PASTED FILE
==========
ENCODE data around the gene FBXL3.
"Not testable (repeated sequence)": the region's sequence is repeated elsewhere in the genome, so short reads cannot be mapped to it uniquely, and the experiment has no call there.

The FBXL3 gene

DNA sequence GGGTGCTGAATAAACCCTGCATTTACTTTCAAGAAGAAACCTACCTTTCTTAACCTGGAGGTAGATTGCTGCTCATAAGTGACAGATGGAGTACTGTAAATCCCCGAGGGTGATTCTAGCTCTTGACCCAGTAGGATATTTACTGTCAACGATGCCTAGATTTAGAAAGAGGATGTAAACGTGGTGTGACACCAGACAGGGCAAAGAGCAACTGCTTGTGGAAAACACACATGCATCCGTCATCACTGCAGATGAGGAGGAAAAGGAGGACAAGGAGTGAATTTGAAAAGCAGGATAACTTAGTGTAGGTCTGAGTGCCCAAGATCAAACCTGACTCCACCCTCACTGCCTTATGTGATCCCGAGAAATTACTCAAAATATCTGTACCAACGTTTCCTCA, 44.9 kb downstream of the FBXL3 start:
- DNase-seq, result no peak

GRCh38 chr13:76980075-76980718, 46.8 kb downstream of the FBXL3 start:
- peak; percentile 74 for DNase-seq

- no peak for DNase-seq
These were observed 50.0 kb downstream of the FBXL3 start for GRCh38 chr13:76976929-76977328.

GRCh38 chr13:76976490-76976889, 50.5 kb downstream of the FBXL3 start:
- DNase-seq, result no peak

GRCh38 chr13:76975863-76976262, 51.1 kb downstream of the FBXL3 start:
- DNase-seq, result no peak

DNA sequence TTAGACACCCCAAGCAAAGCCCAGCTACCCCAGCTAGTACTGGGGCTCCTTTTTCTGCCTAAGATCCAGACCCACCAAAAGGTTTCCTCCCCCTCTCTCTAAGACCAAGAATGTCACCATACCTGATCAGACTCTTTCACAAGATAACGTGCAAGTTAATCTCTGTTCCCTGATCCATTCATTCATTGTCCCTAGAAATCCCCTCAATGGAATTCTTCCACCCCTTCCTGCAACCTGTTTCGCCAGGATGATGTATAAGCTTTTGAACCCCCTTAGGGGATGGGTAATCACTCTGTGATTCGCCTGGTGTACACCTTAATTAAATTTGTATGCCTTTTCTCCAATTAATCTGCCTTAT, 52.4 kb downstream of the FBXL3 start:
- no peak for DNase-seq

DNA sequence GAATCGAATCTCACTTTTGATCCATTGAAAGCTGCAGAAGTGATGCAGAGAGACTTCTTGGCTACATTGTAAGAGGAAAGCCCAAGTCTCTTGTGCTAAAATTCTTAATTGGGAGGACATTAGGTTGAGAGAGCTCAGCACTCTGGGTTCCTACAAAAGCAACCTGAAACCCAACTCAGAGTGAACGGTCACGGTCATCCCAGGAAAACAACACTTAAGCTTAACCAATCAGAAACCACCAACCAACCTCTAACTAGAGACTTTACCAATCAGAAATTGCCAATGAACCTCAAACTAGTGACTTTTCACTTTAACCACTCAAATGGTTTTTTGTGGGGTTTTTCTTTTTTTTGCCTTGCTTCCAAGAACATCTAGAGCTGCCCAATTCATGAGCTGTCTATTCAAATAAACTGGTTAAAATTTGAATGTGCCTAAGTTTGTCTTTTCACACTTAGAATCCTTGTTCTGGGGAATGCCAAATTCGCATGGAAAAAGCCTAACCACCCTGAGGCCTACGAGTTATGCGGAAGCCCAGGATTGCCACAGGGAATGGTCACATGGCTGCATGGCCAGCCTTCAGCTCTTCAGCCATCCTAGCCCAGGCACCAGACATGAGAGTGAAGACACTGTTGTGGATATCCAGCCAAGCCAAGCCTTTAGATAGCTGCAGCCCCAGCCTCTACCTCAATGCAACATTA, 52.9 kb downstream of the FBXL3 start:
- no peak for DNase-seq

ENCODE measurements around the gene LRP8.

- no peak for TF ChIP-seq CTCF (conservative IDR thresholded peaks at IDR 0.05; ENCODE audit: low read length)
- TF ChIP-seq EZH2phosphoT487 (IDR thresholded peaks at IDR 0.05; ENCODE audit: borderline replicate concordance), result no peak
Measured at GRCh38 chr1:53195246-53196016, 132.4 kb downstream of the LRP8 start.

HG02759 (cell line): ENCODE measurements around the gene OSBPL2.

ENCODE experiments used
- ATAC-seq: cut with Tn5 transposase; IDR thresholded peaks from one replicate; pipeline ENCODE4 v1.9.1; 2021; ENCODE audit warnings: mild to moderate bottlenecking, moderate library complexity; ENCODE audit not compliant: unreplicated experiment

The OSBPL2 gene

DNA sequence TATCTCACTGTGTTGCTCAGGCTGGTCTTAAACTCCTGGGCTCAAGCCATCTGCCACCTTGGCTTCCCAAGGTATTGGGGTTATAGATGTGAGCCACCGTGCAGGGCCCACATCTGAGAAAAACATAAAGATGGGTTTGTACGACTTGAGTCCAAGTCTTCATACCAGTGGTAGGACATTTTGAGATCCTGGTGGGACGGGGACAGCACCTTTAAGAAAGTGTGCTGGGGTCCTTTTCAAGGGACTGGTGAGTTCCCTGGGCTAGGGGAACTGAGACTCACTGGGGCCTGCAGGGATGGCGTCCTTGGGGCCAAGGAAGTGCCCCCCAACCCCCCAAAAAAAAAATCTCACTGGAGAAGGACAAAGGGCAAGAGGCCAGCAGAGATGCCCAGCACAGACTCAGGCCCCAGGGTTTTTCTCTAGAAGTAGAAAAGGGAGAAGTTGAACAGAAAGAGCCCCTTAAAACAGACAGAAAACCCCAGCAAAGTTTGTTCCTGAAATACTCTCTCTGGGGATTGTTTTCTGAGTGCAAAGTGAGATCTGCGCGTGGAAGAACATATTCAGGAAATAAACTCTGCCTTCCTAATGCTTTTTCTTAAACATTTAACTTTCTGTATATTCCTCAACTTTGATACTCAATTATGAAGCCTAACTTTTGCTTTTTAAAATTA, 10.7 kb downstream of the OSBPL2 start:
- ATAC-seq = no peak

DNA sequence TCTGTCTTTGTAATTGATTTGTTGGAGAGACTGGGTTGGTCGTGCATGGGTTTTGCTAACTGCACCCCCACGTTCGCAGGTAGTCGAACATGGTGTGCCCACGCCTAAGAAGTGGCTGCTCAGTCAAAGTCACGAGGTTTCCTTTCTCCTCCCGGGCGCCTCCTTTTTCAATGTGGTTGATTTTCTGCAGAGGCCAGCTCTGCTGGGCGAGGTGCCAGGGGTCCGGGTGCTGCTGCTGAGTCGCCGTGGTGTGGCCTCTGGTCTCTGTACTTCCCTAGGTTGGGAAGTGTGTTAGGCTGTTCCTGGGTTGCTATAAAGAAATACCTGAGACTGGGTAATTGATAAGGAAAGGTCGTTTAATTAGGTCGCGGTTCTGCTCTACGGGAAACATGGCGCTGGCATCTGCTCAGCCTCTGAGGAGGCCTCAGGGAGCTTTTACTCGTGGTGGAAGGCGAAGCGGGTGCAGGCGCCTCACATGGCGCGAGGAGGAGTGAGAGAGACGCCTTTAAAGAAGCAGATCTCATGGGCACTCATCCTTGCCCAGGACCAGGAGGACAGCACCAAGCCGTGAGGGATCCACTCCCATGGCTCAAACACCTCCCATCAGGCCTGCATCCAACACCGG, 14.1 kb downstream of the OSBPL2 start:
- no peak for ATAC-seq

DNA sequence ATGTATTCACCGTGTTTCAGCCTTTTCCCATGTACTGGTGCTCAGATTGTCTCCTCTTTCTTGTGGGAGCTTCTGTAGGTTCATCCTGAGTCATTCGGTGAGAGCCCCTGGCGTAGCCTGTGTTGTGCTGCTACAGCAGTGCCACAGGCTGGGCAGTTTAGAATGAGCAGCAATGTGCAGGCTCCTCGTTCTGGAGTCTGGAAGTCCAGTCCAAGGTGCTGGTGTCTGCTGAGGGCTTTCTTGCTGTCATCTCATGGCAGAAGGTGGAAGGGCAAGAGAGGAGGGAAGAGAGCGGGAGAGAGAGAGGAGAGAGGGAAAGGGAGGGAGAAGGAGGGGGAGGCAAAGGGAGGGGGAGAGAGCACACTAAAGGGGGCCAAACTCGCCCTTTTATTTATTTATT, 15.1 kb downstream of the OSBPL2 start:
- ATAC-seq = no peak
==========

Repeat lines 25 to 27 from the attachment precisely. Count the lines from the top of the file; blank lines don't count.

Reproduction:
The OSBPL2 gene

DNA sequence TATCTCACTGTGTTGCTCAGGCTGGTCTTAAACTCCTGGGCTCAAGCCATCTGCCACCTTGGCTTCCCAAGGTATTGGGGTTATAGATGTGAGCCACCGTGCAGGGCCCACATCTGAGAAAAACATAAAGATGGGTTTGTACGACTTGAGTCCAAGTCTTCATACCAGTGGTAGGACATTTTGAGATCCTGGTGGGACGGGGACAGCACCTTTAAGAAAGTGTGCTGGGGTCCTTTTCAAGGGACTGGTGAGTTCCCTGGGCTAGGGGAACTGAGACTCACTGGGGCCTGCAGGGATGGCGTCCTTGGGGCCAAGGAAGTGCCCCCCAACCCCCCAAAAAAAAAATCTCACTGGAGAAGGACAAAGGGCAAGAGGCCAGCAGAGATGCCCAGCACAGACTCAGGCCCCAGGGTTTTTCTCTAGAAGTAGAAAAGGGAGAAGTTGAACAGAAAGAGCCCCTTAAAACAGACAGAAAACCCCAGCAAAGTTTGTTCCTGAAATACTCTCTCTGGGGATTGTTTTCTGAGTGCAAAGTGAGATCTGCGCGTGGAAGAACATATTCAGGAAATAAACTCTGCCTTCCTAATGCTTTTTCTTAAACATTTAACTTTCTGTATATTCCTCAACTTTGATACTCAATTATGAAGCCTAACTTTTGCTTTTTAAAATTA, 10.7 kb downstream of the OSBPL2 start:
- ATAC-seq = no peak